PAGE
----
Old-fashioned Orange Cookies

Orange Cookies

A cookie (or two) makes a nice snack, so I decided to make a hundred-year-old recipe for Orange Cookies. The cookies had a nuanced, but zesty citrus flavor, and were lovely on a hot summer day. They would also work well in the winter on a holiday cookie tray.

Here’s the original recipe:

Recipe for Orange Cookies
Source: Cement City Cook Book (1922) compiled by the First Baptist Church, Alpena, Michigan

Here’s the recipe updated for modern cooks:

Orange Cookies

  • Servings: 50 approximately cookies
  • Difficulty: moderate
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1/2 cup butter, softened

1 cup sugar

grated rind of one 1 orange

1/4 cup orange juice

1 egg

4 teaspoons baking powder

2 cups flours (a little more may be needed)

additional sugar (granulated)

Preheat oven to 400° F. Put butter and sugar in mixing bowl; cream together. Add grated orange rind, orange juice, egg, and baking powder; mix together. Then add 2 cups flour, stir to combine. If the dough is too sticky to roll, add additional flour.  Roll to 1/4 inch thickness (or thinner if a crispy cookie is desired). Cut into circles or shapes using a cookie cutter. (I cut them into 2-inch circles). Put on prepared baking sheet.  Sprinkle sugar on the tops of the cookies. Bake for 8 – 10 minutes, or until the cookies are set and lightly browned on the bottom. Remove from oven, allow to cool for 1-2 minutes, then transfer to cooling rack.

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Rhubarb en Casserole

Rhubarb en Casserole in dish

Rhubarb is one of my favorite spring foods. These days many fruits are available year round, but rhubarb remains seasonal – which always makes it seems extra special when I finally get some. This year I decided to try a hundred-year-old recipe for Rhubarb en Casserole.

The recipe was simple, and only called for three ingredients – rhubarb, brown sugar, and raisins –  which are mixed together and then put in a casserole dish and baked in the oven until the rhubarb is tender.

The Rhubarb en Casserole was delightful. It was nice combination of tart and sweet with lovely caramel undertones. I’ve eaten many rhubarb dishes over the years, but most call for white sugar. I think  this is the first time that I’ve ever seen a rhubarb recipe that called for brown sugar, and it added a nice new flavor dimension. Rhubarb en Casserole can be served either hot or cold.

Here’s the original recipe:

Recipe for Rhubarb en Casserole
Source: Good Housekeeping’s Book of Menus, Recipes, and Household Discoveries (1922)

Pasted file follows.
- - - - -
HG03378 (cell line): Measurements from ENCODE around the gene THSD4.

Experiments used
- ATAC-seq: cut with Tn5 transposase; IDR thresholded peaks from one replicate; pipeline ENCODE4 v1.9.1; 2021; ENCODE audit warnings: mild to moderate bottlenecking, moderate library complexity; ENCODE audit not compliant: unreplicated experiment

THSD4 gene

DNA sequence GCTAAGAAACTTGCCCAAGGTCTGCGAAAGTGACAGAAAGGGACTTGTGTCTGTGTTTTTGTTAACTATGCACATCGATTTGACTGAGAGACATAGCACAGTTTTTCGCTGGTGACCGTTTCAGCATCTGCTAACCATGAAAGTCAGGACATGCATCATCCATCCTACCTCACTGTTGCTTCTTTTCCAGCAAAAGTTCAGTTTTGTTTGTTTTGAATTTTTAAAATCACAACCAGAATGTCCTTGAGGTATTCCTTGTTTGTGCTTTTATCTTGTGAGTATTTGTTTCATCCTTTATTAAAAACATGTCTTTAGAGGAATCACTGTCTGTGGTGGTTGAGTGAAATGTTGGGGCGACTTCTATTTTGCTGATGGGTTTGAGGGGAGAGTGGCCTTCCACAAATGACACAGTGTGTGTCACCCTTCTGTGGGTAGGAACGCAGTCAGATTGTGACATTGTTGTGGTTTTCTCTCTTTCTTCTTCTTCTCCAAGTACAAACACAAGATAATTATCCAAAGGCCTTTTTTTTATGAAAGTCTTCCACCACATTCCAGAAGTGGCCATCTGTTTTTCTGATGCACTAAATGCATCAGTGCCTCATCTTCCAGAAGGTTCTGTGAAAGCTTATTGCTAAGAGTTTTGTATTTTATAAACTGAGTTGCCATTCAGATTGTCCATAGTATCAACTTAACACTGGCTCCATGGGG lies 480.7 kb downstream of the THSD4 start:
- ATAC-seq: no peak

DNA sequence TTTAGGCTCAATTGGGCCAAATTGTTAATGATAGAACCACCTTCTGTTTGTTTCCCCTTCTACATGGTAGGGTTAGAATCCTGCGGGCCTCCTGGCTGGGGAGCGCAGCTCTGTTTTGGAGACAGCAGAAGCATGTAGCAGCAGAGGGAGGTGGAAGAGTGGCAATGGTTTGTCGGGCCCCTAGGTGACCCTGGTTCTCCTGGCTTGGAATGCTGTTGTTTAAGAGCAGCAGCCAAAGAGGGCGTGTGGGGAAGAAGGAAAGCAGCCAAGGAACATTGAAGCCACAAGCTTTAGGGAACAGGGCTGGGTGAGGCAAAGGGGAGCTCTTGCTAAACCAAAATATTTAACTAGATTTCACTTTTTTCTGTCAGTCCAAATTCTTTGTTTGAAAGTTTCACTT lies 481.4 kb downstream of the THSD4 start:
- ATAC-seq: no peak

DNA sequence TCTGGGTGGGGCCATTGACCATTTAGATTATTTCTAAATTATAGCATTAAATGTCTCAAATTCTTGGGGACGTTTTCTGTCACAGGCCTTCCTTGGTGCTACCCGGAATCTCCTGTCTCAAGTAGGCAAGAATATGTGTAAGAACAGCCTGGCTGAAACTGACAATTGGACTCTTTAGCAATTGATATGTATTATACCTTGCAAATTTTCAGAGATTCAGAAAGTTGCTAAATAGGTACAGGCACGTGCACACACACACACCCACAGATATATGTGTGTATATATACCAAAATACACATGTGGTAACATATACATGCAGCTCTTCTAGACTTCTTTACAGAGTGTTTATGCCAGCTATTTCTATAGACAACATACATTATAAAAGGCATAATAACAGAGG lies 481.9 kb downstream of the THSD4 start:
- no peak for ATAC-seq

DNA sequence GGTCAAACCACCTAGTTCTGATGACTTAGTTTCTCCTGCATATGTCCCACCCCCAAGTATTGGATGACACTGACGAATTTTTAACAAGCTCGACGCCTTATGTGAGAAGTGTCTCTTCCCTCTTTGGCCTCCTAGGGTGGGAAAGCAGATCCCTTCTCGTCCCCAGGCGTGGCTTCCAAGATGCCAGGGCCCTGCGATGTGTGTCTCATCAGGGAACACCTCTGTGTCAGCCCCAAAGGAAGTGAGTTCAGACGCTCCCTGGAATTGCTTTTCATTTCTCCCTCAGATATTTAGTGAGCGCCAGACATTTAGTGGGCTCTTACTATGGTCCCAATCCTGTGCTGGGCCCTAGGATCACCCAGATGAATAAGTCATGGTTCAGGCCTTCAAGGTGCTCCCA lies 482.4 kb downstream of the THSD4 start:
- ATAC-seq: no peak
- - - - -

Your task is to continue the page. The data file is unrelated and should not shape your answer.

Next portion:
Here’s the recipe updated for modern cooks:

Rhubarb en Casserole

  • Servings: 4 - 5
  • Difficulty: easy
  • Print

4 cups unpeeled rhubarb, cut into 1 inch pieces

1 1/4 cups brown sugar

1/2 cup raisins

Preheat oven to 350° F.  Put cut rhubarb in cold water, then drain. Add brown sugar and raisins; stir to combine. Put it in a 1 1/2 quart casserole dish, and cover. Bake until the rhubarb is tender – about 45 minutes. Serve hot or cold.

http://www.ahundredyearsago.com

One Egg Chocolate Cake

piece of cake on plate

I’m always intrigued by old cake recipes that have titles which emphasize the use, or non-use, of a specific ingredient. For example, I recently came across a recipe for One Egg Chocolate Cake. Why was the number of eggs stated in the title? Were eggs really expensive back then? . . . or maybe the recipe was aimed at families that raised chickens, and the chickens didn’t lay many eggs during the winter so cooks were looking for recipes that used few eggs. . . or. . . ?

This recipe made a  9-inch square cake, and was very tasty. I never missed any reduction in eggs.

Here’s the original recipe:

Recipe for One Egg Chocolate Cake
Source: Cement City Cook Book (1922) Compiled by First Baptist Church, Alphena, Michigan

I followed the recipe directions and grated the chocolate, then melted it by adding a little hot water and stirring. I was surprised how well this process melted the chocolate  – though think that the baking chocolate probably could be melted in the microwave to avoid the extra effort of grating the chocolate.

Here’s the recipe updated for modern cooks:

One Egg Chocolate Cake

  • Servings: 10 - 12
  • Difficulty: moderate
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1 cup sugar

1 egg yolk

1/4 cup  butter, softened

1/2 cup grated baking chocolate (about ounces of chocolate)

2 tablespoons hot water

approximately 3/4 cup milk

1 tablespoon vinegar or lemon juice (I used vinegar.)

1 teaspoon baking soda

1 teaspoon vanilla

1 1/2 cups flour

Preheat oven to 350° F.  Put the grated baking chocolate  in a measuring cup, then add hot water and stir until the chocolate is melted. Stir in vinegar and enough milk to make 1 cup.  Set aside for at least 2 minutes.